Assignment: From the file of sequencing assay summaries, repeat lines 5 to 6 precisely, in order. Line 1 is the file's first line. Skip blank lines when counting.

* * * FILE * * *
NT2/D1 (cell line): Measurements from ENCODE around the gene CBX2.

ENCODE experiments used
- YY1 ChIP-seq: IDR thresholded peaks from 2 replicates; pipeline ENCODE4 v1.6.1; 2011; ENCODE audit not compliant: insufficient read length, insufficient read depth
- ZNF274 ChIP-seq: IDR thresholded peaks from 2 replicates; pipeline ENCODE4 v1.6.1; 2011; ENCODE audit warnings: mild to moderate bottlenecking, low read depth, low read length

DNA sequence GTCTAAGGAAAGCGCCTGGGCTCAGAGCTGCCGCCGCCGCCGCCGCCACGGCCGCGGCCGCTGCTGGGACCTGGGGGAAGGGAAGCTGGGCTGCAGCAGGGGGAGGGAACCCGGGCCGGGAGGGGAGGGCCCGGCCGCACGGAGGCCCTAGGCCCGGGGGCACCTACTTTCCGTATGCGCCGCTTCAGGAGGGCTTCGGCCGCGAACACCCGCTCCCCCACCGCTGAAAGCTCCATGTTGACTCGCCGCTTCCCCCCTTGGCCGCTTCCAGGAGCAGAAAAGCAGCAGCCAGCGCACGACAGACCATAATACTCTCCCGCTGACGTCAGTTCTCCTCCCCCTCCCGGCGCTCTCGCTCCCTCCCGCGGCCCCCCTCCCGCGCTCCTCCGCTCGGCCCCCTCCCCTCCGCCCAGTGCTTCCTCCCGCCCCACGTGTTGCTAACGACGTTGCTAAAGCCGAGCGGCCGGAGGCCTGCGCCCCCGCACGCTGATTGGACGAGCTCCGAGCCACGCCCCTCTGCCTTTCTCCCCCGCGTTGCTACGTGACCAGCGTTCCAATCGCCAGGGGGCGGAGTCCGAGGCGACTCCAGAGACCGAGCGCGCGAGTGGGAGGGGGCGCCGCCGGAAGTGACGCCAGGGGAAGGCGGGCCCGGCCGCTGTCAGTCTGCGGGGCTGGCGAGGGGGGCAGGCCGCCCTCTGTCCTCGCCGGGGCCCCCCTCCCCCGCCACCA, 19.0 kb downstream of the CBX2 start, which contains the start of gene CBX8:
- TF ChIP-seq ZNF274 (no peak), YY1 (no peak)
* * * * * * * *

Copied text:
DNA sequence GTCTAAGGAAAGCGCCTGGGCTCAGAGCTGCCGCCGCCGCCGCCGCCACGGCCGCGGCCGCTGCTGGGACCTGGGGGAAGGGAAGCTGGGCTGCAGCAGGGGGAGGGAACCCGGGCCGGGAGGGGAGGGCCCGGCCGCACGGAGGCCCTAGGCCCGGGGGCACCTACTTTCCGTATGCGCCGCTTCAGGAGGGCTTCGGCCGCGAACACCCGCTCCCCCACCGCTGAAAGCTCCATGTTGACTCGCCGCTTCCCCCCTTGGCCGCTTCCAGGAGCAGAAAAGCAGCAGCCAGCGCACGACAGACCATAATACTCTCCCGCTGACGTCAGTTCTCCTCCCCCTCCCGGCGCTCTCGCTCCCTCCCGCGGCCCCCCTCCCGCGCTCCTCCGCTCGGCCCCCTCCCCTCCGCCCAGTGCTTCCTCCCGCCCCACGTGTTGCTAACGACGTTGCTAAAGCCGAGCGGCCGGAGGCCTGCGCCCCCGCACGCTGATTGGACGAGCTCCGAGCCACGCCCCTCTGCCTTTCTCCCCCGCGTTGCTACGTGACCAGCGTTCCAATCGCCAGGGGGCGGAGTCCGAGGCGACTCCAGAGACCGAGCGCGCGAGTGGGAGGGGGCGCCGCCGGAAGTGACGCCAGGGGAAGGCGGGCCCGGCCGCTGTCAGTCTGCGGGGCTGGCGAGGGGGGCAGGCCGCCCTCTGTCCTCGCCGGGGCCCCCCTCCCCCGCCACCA, 19.0 kb downstream of the CBX2 start, which contains the start of gene CBX8:
- TF ChIP-seq ZNF274 (no peak), YY1 (no peak)